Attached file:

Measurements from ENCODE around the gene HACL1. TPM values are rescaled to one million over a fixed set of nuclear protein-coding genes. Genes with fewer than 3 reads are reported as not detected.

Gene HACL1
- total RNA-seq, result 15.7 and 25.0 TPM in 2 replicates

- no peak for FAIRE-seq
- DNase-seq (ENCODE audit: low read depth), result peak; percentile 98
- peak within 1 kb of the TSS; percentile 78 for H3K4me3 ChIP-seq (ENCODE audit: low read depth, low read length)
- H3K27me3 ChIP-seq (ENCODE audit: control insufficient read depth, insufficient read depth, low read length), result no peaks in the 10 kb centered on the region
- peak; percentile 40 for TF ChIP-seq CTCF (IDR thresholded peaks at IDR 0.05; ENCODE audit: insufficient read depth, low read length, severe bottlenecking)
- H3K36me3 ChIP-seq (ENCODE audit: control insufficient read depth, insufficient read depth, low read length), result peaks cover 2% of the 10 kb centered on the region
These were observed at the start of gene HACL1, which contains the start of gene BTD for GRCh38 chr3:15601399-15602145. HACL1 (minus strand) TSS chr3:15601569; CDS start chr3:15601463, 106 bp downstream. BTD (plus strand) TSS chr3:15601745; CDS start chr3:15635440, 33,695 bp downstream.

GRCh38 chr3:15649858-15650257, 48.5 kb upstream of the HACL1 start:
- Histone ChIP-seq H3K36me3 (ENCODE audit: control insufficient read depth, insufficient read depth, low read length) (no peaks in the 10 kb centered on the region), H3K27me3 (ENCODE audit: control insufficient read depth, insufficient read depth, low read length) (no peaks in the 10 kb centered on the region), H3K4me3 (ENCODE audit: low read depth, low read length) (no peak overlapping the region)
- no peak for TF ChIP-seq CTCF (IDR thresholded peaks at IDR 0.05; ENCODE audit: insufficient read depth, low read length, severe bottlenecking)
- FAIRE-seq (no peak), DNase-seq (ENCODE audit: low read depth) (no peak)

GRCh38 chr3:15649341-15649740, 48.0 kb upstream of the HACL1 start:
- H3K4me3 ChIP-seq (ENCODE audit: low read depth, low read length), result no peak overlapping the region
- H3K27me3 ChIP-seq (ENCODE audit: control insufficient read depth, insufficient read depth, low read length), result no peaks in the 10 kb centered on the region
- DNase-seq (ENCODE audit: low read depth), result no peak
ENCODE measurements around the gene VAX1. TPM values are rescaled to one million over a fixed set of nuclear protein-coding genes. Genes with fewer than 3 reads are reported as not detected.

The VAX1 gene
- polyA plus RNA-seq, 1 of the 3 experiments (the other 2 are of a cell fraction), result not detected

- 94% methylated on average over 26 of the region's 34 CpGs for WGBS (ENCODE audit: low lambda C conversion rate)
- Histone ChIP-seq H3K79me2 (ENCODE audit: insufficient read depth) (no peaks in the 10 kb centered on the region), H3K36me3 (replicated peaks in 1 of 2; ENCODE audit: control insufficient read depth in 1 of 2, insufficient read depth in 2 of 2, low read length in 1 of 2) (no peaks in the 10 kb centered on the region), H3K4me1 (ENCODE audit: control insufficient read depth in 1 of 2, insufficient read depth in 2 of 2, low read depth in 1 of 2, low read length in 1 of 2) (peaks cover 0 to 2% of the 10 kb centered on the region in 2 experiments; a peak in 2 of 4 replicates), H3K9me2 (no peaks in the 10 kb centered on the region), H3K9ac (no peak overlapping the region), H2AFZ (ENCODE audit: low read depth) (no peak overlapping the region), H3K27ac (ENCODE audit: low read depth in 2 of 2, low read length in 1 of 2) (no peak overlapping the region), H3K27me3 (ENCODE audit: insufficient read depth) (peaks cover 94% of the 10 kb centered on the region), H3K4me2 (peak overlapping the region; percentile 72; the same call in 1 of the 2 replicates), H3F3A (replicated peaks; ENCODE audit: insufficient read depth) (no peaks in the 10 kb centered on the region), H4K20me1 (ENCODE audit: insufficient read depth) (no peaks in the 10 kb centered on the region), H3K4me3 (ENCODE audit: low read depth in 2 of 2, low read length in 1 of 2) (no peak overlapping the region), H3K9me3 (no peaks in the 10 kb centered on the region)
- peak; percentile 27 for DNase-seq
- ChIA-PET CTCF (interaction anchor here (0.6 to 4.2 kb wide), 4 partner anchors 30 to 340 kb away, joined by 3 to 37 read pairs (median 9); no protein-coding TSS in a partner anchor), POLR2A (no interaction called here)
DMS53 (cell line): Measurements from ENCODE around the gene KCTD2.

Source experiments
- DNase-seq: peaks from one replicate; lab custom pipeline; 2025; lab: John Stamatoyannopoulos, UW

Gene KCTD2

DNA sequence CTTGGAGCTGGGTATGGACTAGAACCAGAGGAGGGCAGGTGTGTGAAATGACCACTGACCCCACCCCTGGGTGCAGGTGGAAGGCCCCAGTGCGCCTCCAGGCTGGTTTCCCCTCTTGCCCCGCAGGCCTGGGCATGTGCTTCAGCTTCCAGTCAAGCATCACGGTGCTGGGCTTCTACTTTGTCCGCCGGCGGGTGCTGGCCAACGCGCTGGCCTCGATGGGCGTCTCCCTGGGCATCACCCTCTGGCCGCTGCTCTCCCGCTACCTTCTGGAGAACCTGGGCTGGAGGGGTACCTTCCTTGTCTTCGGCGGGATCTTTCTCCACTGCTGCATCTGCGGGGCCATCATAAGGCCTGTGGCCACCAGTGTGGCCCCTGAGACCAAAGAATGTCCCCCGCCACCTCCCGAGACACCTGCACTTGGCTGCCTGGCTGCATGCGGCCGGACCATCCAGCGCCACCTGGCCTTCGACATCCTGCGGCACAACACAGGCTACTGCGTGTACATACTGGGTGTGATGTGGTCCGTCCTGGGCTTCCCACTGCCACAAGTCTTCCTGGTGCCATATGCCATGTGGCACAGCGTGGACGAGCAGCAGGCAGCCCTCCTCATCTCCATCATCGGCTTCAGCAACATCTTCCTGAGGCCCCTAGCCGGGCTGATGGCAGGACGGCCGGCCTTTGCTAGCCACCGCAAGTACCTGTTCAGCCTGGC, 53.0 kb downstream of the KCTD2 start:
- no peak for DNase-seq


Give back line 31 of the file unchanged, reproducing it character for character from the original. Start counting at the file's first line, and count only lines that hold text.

- no peak for DNase-seq